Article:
“I’m in the crosshairs. The politicians in Lábrea want to get rid of me because I’m stopping them from making money,” he tells the participants. “I feel very threatened but it doesn’t weaken me and the fight for conservation. Threats are part of the job. Once, my wife was beaten up and the attackers told her, ‘Next time, we kill your husband.’ Last year they broke into my home, held a knife against the neck of my one-year-old child and ordered my wife to tell them where I was.”
A local woman implores him to be careful. “Yesterday someone stopped me and told me to tell you that you are going to lose your head,” she says. “God bless you for the work that you do. I should take a picture of you so I can remember what you look like.”
After we return to the river and navigate away from the community, Ferreira says he will not be scared off. “I have always loved what I am doing and now we are getting some good results so I feel we are really going in the right direction.”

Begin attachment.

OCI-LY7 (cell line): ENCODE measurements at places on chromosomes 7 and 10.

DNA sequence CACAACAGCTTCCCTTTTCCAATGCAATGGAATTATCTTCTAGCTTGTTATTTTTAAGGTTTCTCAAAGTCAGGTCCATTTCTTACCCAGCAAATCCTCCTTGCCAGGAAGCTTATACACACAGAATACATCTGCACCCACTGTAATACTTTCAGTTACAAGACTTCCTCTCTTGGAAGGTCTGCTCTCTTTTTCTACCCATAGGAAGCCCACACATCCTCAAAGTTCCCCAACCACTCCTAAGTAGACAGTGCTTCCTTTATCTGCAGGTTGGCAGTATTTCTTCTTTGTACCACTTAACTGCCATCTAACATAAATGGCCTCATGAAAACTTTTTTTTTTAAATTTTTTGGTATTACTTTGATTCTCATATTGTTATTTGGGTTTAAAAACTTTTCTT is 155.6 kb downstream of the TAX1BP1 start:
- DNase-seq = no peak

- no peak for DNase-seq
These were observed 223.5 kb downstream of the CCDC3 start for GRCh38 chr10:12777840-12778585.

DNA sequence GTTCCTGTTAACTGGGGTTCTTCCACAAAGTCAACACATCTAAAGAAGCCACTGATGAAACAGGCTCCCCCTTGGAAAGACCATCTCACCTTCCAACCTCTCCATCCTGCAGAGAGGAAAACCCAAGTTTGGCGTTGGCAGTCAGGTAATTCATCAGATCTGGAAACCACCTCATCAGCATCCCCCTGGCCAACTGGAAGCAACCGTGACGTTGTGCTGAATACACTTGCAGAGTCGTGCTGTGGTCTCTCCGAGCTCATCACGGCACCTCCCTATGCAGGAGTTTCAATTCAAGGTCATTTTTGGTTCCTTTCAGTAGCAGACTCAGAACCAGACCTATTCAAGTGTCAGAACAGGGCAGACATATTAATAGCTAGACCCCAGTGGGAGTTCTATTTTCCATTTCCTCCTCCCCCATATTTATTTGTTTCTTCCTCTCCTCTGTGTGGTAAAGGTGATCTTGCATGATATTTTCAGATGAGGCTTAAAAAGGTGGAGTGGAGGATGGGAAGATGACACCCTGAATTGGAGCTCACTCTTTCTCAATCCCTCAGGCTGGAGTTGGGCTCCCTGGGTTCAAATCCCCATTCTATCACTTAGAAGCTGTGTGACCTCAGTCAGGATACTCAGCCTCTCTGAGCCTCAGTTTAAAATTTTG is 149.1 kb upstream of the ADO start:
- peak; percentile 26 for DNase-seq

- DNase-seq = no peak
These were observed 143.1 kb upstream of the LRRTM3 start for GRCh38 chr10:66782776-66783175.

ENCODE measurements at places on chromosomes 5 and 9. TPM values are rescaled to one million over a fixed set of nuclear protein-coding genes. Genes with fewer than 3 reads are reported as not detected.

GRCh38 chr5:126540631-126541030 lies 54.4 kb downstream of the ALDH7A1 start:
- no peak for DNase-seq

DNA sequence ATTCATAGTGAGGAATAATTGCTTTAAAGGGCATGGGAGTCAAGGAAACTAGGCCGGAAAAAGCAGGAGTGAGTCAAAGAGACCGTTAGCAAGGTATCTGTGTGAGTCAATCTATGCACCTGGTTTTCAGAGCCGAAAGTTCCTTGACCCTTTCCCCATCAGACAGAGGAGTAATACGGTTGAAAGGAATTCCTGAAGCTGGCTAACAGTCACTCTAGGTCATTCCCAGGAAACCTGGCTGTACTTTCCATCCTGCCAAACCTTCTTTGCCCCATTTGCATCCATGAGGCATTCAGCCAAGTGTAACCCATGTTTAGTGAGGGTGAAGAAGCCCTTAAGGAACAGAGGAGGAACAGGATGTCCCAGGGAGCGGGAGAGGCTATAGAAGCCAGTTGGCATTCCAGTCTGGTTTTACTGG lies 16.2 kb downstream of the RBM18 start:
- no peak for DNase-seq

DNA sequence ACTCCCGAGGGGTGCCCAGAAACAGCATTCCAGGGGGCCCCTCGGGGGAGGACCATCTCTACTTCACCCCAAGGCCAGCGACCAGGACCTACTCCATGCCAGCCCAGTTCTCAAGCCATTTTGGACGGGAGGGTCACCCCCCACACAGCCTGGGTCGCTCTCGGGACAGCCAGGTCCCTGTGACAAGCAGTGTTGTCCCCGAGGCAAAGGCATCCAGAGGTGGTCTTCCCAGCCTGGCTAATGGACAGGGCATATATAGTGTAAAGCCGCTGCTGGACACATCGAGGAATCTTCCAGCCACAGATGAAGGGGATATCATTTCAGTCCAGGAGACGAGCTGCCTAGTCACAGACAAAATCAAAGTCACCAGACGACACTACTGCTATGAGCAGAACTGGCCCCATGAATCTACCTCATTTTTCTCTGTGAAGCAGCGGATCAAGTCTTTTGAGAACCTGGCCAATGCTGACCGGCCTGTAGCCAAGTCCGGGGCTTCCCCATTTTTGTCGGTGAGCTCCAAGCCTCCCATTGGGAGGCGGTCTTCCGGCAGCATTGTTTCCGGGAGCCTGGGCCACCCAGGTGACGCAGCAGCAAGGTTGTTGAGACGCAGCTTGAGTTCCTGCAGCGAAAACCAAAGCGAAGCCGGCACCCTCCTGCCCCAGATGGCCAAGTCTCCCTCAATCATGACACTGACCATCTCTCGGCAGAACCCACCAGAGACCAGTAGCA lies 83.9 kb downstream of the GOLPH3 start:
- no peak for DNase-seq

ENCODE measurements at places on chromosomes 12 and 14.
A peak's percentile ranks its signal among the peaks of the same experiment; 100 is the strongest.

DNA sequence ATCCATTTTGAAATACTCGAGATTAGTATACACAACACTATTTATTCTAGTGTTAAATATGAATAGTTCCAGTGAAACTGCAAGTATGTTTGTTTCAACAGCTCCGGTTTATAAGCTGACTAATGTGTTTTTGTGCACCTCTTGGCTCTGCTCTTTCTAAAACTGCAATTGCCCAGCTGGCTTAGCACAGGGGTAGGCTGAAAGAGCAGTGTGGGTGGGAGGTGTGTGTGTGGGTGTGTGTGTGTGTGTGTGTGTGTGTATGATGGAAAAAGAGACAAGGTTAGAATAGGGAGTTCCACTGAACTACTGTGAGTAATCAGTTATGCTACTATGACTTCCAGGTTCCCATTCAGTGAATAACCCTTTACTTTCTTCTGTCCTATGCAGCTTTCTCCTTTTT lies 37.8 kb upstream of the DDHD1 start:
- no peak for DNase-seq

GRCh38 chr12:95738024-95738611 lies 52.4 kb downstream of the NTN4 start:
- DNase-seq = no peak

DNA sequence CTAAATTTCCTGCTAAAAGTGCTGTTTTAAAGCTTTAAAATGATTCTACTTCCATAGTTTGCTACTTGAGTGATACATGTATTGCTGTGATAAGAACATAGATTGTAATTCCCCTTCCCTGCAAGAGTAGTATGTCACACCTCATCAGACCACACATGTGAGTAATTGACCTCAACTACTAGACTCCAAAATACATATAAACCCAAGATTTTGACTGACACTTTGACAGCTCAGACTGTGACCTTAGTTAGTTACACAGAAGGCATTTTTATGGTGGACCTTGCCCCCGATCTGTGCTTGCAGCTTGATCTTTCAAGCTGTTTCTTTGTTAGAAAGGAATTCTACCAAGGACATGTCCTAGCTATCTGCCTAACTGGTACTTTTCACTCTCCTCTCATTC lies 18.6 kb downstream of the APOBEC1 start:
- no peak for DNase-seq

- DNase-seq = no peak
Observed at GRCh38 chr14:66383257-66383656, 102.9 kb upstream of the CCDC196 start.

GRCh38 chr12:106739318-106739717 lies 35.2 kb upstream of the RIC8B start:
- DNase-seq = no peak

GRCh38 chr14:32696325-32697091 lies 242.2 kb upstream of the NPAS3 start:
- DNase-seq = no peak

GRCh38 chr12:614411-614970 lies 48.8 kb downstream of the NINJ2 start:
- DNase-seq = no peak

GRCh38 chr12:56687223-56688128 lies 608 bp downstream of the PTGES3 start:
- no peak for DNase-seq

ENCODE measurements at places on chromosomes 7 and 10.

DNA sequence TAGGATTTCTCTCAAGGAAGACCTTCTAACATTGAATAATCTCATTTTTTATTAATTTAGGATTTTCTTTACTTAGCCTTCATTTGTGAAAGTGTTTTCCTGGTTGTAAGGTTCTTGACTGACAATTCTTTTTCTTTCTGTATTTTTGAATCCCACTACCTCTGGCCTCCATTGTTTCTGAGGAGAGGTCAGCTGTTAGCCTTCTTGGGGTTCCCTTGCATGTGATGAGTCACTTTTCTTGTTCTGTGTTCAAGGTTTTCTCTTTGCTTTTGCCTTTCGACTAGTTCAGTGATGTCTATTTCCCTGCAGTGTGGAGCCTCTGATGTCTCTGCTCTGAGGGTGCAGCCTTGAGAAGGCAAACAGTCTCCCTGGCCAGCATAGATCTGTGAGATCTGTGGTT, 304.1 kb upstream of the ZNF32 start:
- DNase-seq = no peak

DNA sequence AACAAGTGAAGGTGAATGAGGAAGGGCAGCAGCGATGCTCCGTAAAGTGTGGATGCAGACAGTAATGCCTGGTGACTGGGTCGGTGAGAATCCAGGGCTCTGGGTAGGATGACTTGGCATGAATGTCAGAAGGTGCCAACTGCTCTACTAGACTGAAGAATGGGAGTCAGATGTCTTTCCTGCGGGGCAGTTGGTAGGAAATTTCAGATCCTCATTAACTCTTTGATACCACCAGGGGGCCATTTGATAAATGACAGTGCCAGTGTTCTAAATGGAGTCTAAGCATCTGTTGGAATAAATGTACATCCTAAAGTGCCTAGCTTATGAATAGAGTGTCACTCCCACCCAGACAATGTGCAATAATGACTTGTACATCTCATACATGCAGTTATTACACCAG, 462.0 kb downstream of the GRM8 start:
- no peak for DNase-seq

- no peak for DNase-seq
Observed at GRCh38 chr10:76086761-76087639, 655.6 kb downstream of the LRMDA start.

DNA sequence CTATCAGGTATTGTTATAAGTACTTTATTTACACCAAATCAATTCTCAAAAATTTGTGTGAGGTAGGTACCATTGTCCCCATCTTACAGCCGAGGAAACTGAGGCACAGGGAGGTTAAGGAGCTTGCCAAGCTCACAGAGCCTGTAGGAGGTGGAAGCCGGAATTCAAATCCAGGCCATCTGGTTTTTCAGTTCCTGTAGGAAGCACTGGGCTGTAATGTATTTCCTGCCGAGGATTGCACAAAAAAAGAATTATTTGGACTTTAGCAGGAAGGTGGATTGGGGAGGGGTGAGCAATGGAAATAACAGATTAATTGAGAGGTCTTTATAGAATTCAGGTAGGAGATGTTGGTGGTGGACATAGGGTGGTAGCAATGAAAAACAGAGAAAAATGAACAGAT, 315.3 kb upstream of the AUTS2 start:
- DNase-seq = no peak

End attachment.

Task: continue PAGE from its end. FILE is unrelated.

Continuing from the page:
His story – like that of so many other activists that we met – is simultaneously uplifting, depressing and worrying. The residents of the extractive reserves receive some support from some sectors of the government – the Human Rights Secretary and the Environment Ministry – but the powerful agribusiness lobby is increasingly influential. The rights of extractive populations seem a low priority for the president, Dilma Rousseff, conservation even less so. Damningly, after almost a decade of slowing deforestation, land clearance spiked back up by 28% last year.
That should make anyone concerned about ethics think twice before buying soy, beef, nuts, furniture, timber or other products from Brazil unless they are certified as being from a supplier that works with extractive communities or sustainable farms. It should also encourage more support for the campaign for a UN Human Rights Council resolution to address the heightened threat posed to environmental and land defenders around the globe.
Activists such as de Lima, Ferreira, Duarte, Vasconcelos and de Souza face very serious dangers. But despite the killings and threats, Brazil’s extractive communities are alive and kicking. The least they deserve is the outside world’s support.